Serial Killer's California Home Is to Die For

Dorothea Puente's former homeA "for sale" sign is now in the yard of the vacant, foreclosed two-story Victorian home where police once unearthed seven victims of convicted female serial killer Dorothea Puente, reported the Sacramento Bee.

The 1930 tan home with navy and white trim, listed for $309,800, is on the Sacramento historic register. A 1,834-square-foot duplex at 1426 F Street, it went through foreclosure in June 2009, with a previous price tag of $335,750.

"It isn't exactly a real estate agent's dream sales pitch: How would you like to live in a house once owned by a serial killer?" wrote David Knowles for AOL News.

But you wouldn't have to live there. The home, with a bay window in Puente's old bedroom, has a history of rental income. "It's a duplex, so it's good for an investor," bank-appointed Realtor Andrew Chechourka of Kraft Realty told the Sacramento Bee. How easy would it be to find renters willing to live in a home were murders occurred?Well, Puente, now 81 and serving a life sentence for three of the murders, was a renter at the home herself. She first rented the top floor in 1980 before leaving in 1982 to serve time for drugging the elderly and then stealing their checks and valuables. She returned to the home in 1985, renting both floors. She resided on the top level and used the first as a boarding house for the disabled, alcoholic and infirmed. Whenever a tenant got too ill or problematic, Puente laced their food with enough of the sedative Dalmane to cause an overdose. If they didn't die quickly enough, the gray-haired woman with a grandmotherly appearance smothered them with a pillow and then buried her victims in the yard, reported the Sacramento News & Review.

The stench of rotting bodies "hovered over the Sacramento neighborhood like a putrid fog, sickly sweet and pungent," wrote Julia Scheeres in her in-depth report for TruTv. "During the summer it got so bad that some neighbors preferred to turn off their air conditioners and suffer the blazing Delta heat rather than have the fans suck the stench into their homes."

"The sewer's backed up," the 59-year-old boardinghouse mistress told people when they complained, TruTV reported. Other times she blamed rats rotting under the floorboards or the fish emulsion she'd used to fertilize the garden.

With a passion for gardening, she didn't appear to neighbors to be a serial killer. But Puente used the rotting bodies of her victims to fertilize her flowers and avocado tree. She poisoned at least six of her boardinghouse tenants and continued to cash their monthly Social Security, disability or private pension checks until alert social workers raised questions about a missing boarder.

Police discovered several bodies Nov. 11, 1988, the nation's first Veteran's Day. Puente was convicted in 1993.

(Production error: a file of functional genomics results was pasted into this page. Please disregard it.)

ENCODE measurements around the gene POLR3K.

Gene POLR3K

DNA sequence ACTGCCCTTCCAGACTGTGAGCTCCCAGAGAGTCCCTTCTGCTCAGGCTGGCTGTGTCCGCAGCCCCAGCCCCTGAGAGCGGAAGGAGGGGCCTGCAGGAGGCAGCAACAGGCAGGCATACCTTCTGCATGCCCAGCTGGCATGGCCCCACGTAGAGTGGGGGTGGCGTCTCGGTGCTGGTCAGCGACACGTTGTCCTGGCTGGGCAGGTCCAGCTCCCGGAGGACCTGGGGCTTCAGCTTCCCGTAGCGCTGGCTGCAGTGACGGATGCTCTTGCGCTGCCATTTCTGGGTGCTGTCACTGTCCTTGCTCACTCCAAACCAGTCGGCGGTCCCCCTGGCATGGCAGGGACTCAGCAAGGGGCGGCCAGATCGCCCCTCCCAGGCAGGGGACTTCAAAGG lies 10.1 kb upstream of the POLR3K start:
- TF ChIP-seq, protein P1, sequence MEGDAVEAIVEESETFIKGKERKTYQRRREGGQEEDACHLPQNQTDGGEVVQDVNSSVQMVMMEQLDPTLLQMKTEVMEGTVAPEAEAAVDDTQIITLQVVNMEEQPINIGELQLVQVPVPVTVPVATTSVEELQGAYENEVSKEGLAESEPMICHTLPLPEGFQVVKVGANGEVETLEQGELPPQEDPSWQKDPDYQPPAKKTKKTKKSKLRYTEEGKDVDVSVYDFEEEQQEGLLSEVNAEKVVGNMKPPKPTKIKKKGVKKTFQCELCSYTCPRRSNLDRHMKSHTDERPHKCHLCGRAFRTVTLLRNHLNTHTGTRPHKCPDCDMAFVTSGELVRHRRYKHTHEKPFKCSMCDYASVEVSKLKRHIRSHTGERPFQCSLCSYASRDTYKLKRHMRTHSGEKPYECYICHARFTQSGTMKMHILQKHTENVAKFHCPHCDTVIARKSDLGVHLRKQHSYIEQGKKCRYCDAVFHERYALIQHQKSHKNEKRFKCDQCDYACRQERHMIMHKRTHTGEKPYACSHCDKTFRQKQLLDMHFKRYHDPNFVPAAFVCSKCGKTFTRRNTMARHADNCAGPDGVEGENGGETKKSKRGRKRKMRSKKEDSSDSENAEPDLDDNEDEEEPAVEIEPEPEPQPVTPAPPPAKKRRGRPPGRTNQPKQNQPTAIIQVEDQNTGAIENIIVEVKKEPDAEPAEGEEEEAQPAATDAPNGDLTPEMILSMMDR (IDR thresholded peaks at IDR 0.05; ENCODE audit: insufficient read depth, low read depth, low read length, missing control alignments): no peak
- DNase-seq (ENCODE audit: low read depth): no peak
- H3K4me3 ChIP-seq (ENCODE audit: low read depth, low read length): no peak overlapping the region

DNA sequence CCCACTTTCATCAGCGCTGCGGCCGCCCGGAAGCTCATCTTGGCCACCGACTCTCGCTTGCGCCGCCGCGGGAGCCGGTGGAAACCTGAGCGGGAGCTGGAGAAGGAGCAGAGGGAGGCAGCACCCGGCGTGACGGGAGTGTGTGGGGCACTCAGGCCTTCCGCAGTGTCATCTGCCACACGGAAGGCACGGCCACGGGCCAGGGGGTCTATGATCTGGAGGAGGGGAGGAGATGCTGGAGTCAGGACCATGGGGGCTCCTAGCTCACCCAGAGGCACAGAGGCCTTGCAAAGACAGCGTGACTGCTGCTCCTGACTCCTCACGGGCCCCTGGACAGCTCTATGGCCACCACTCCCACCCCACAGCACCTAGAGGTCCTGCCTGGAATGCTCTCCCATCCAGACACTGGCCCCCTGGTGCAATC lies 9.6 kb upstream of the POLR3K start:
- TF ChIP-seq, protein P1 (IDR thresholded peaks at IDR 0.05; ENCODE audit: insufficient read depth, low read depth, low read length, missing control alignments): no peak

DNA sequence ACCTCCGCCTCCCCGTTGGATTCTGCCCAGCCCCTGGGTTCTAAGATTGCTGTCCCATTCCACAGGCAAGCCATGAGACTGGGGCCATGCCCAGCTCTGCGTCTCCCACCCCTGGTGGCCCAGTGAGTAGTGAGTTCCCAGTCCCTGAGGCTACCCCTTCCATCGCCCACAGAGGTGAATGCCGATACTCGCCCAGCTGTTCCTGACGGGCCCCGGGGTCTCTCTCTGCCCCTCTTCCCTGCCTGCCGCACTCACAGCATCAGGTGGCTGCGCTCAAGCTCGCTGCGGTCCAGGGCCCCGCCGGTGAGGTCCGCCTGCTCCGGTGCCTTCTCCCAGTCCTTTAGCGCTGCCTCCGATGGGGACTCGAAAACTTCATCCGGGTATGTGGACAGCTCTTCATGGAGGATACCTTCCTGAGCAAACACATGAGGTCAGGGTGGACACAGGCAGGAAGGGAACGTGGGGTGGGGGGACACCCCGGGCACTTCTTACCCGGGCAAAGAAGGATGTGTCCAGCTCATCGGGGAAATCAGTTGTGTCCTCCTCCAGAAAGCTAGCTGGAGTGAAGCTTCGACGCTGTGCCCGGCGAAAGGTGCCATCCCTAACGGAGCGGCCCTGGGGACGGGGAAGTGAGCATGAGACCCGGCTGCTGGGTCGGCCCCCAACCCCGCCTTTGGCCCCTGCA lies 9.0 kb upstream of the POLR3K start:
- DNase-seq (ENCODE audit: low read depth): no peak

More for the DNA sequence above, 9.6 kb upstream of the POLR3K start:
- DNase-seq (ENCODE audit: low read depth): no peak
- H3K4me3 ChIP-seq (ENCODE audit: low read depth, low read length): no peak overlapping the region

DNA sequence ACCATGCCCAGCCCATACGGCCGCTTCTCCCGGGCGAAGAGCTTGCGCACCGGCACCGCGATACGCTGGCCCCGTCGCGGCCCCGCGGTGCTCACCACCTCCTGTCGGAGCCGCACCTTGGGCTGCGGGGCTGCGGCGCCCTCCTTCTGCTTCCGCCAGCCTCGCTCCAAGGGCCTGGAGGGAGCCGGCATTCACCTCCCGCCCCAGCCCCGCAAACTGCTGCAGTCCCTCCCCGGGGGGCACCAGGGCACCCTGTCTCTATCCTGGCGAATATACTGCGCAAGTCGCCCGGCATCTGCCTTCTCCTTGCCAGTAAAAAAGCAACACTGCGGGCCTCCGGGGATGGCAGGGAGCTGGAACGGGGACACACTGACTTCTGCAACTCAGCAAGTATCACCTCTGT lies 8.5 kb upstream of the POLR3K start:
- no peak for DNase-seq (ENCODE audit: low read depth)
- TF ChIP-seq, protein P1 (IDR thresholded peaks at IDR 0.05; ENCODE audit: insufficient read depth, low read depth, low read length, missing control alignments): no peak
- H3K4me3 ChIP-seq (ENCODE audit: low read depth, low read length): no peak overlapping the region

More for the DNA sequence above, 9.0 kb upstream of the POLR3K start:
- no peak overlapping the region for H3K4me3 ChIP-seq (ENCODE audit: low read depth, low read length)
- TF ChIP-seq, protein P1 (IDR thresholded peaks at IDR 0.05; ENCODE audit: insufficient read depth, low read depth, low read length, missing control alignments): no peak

Dorothea Puente's former homeThe home has been updated since then. The lower 3-bedroom, one-bath unit has wood and tile flooring, granite counters in the kitchen and new interior paint and appliances (pictured left). The upper 2-bedroom, one-bath unit has a large kitchen with granite counters and black appliances. The units share a laundry and storage area. To see a slideshow of the home then and now, visit ABC News10.

It's been 23 years since the bodies were unearthed, but people haven't forgotten this home's sordid history. Nearly a half-dozen people a day gawk at the home from the sidewalk or their cars, a recent tenant told writer David Kulczyk in 2008 for a piece in the Sacramento News & Review. Hayner told Kulcyk, author of the book "Death in California," that his 2007 article brought out onlookers who stole mail, resulting in deadbolts being installed on the gate of the black wrought iron fence encircling the front yard.

Although Hayner didn't report seeing any ghosts, a local paranormal investigator, Paul Roberts, is said to have recorded an abnormal electronic-voice phenomena saying, "We don't like it here." Although a report in the investigator's own words says he never detected anything paranormal at the home, Roberts cleared that up for HousingWatch, "I did on the second visit."

Tony Ortiz, who used to hire Puente's boarders for yard work and was as shocked as anyone when she was arrested, laughed at the very idea of spirits. "I don't think so," he told San Francisco Chronicle writer Kevin Fagan in 2002. "That ghostly stuff is just rumors."

The owners of the home at the time of the murders, Ricardo and Veronica Ordorica, sold the home in 2002 for $155,000, according to property records. It had been listed for $199,000, down from $229,000, reported the San Francisco Chronicle. The buyer, Richard Vasquez, updated the home, painting the interior and exterior, refinishing the floors and paving the side yard where the bodies had been discovered. Prior to his purchase, the home had sat vacant off and on after the murders. Only Ordorica relatives would occupy it.

Dorothea Puente's former homeVasquez sold the home in 2005 for $500,000 to John Burdette III; and Burdette flipped the home to Tom and Lissette Decarli for $560,000 only six months later that August, records show. The property currently has a county assessment of $356,564.

Listing agent Chechourka will tell potential buyers that the home "has a notorious history," he said, even though by law, as HousingWatch has reported, he doesn't have to disclose since the murders occurred more than three years ago. "It is what it is," he told HousingWatch.

Sheree R. Curry is an award-winning business journalist who resides in a Minneapolis suburb.
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